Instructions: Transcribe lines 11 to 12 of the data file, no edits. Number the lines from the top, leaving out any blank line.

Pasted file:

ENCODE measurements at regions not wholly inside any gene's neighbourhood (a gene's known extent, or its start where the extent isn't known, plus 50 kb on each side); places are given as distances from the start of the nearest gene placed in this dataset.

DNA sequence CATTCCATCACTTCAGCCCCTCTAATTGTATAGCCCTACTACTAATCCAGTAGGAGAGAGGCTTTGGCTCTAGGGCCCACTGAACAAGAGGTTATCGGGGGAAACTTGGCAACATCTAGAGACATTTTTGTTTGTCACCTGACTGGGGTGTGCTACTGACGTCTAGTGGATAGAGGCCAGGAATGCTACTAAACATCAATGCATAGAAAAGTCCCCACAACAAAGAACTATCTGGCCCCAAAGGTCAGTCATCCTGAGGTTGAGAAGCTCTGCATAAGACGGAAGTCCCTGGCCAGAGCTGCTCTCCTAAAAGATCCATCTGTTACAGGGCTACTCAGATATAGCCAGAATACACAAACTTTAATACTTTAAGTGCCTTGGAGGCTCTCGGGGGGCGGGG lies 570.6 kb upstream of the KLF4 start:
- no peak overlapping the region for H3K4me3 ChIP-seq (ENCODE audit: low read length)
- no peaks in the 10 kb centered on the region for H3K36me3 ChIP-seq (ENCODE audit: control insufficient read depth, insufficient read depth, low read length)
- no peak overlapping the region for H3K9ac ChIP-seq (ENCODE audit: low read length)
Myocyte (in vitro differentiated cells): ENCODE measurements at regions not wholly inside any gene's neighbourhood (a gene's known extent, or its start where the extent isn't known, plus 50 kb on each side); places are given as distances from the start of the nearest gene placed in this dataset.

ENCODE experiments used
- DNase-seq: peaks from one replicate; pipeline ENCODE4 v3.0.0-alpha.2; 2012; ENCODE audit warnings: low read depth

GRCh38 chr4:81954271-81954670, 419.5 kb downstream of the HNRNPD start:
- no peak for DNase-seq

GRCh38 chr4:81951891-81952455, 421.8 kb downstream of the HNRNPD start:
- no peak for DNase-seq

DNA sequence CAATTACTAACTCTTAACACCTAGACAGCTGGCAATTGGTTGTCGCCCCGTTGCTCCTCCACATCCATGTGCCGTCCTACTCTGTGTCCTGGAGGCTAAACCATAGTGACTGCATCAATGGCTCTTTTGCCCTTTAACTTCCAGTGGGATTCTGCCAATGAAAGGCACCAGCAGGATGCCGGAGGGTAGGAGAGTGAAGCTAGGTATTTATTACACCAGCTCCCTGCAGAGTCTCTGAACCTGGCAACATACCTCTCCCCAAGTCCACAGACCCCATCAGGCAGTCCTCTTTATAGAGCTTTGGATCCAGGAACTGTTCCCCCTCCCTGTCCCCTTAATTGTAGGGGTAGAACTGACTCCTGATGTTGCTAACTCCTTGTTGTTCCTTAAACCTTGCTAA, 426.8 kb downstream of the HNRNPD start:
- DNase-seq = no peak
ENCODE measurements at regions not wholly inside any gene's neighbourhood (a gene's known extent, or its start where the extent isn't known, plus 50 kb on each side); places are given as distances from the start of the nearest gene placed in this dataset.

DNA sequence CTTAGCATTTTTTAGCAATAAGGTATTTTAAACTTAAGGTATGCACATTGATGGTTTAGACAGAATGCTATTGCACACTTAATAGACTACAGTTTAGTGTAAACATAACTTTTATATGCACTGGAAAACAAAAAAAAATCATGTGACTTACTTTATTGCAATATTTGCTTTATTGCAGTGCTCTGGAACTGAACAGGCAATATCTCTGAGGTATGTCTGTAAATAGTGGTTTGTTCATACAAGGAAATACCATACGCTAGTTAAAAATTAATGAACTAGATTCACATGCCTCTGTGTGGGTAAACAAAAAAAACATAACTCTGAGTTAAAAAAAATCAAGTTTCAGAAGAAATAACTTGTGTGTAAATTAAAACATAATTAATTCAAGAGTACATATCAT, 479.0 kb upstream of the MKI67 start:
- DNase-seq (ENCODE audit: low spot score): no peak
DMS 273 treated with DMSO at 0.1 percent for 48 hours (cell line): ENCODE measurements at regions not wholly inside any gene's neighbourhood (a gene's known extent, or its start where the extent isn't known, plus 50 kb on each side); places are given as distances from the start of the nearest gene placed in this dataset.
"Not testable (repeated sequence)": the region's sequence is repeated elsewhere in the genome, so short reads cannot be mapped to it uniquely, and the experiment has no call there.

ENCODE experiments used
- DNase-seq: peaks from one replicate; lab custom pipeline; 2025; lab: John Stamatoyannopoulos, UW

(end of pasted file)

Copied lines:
GRCh38 chr4:81951891-81952455, 421.8 kb downstream of the HNRNPD start:
- no peak for DNase-seq